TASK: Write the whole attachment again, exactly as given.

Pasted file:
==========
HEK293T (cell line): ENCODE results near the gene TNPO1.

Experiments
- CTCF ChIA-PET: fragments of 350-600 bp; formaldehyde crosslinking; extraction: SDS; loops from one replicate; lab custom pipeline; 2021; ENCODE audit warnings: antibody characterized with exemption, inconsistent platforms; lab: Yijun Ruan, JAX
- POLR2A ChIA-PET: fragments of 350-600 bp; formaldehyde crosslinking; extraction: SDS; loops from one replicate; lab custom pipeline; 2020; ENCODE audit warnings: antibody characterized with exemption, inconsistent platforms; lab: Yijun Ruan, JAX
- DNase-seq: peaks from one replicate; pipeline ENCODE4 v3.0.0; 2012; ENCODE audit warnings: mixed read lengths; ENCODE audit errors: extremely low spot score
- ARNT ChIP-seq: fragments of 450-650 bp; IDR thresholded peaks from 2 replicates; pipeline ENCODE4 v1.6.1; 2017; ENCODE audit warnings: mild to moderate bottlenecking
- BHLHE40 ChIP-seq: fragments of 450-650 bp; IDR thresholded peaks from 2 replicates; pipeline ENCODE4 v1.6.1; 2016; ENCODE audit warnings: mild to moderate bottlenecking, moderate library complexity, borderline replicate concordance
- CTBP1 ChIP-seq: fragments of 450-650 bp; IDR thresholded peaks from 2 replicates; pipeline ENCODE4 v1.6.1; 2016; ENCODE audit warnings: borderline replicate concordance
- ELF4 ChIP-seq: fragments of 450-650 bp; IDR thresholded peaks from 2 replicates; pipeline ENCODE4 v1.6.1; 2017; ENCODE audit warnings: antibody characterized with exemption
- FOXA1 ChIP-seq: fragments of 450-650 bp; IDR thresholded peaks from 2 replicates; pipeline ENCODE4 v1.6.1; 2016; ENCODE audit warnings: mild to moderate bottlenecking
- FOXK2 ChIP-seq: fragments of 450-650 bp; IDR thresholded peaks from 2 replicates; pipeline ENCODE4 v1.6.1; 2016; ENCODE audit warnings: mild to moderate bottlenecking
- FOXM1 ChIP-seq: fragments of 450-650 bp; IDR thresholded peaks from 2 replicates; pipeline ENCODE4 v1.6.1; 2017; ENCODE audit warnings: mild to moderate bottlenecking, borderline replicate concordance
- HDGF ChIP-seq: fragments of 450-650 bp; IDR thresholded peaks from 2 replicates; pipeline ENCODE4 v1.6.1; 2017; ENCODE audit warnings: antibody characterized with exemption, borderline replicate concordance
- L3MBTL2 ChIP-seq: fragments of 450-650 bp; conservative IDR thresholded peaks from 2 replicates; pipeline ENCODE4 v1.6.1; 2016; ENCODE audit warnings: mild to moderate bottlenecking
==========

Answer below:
HEK293T (cell line): ENCODE results near the gene TNPO1.

Experiments
- CTCF ChIA-PET: fragments of 350-600 bp; formaldehyde crosslinking; extraction: SDS; loops from one replicate; lab custom pipeline; 2021; ENCODE audit warnings: antibody characterized with exemption, inconsistent platforms; lab: Yijun Ruan, JAX
- POLR2A ChIA-PET: fragments of 350-600 bp; formaldehyde crosslinking; extraction: SDS; loops from one replicate; lab custom pipeline; 2020; ENCODE audit warnings: antibody characterized with exemption, inconsistent platforms; lab: Yijun Ruan, JAX
- DNase-seq: peaks from one replicate; pipeline ENCODE4 v3.0.0; 2012; ENCODE audit warnings: mixed read lengths; ENCODE audit errors: extremely low spot score
- ARNT ChIP-seq: fragments of 450-650 bp; IDR thresholded peaks from 2 replicates; pipeline ENCODE4 v1.6.1; 2017; ENCODE audit warnings: mild to moderate bottlenecking
- BHLHE40 ChIP-seq: fragments of 450-650 bp; IDR thresholded peaks from 2 replicates; pipeline ENCODE4 v1.6.1; 2016; ENCODE audit warnings: mild to moderate bottlenecking, moderate library complexity, borderline replicate concordance
- CTBP1 ChIP-seq: fragments of 450-650 bp; IDR thresholded peaks from 2 replicates; pipeline ENCODE4 v1.6.1; 2016; ENCODE audit warnings: borderline replicate concordance
- ELF4 ChIP-seq: fragments of 450-650 bp; IDR thresholded peaks from 2 replicates; pipeline ENCODE4 v1.6.1; 2017; ENCODE audit warnings: antibody characterized with exemption
- FOXA1 ChIP-seq: fragments of 450-650 bp; IDR thresholded peaks from 2 replicates; pipeline ENCODE4 v1.6.1; 2016; ENCODE audit warnings: mild to moderate bottlenecking
- FOXK2 ChIP-seq: fragments of 450-650 bp; IDR thresholded peaks from 2 replicates; pipeline ENCODE4 v1.6.1; 2016; ENCODE audit warnings: mild to moderate bottlenecking
- FOXM1 ChIP-seq: fragments of 450-650 bp; IDR thresholded peaks from 2 replicates; pipeline ENCODE4 v1.6.1; 2017; ENCODE audit warnings: mild to moderate bottlenecking, borderline replicate concordance
- HDGF ChIP-seq: fragments of 450-650 bp; IDR thresholded peaks from 2 replicates; pipeline ENCODE4 v1.6.1; 2017; ENCODE audit warnings: antibody characterized with exemption, borderline replicate concordance
- L3MBTL2 ChIP-seq: fragments of 450-650 bp; conservative IDR thresholded peaks from 2 replicates; pipeline ENCODE4 v1.6.1; 2016; ENCODE audit warnings: mild to moderate bottlenecking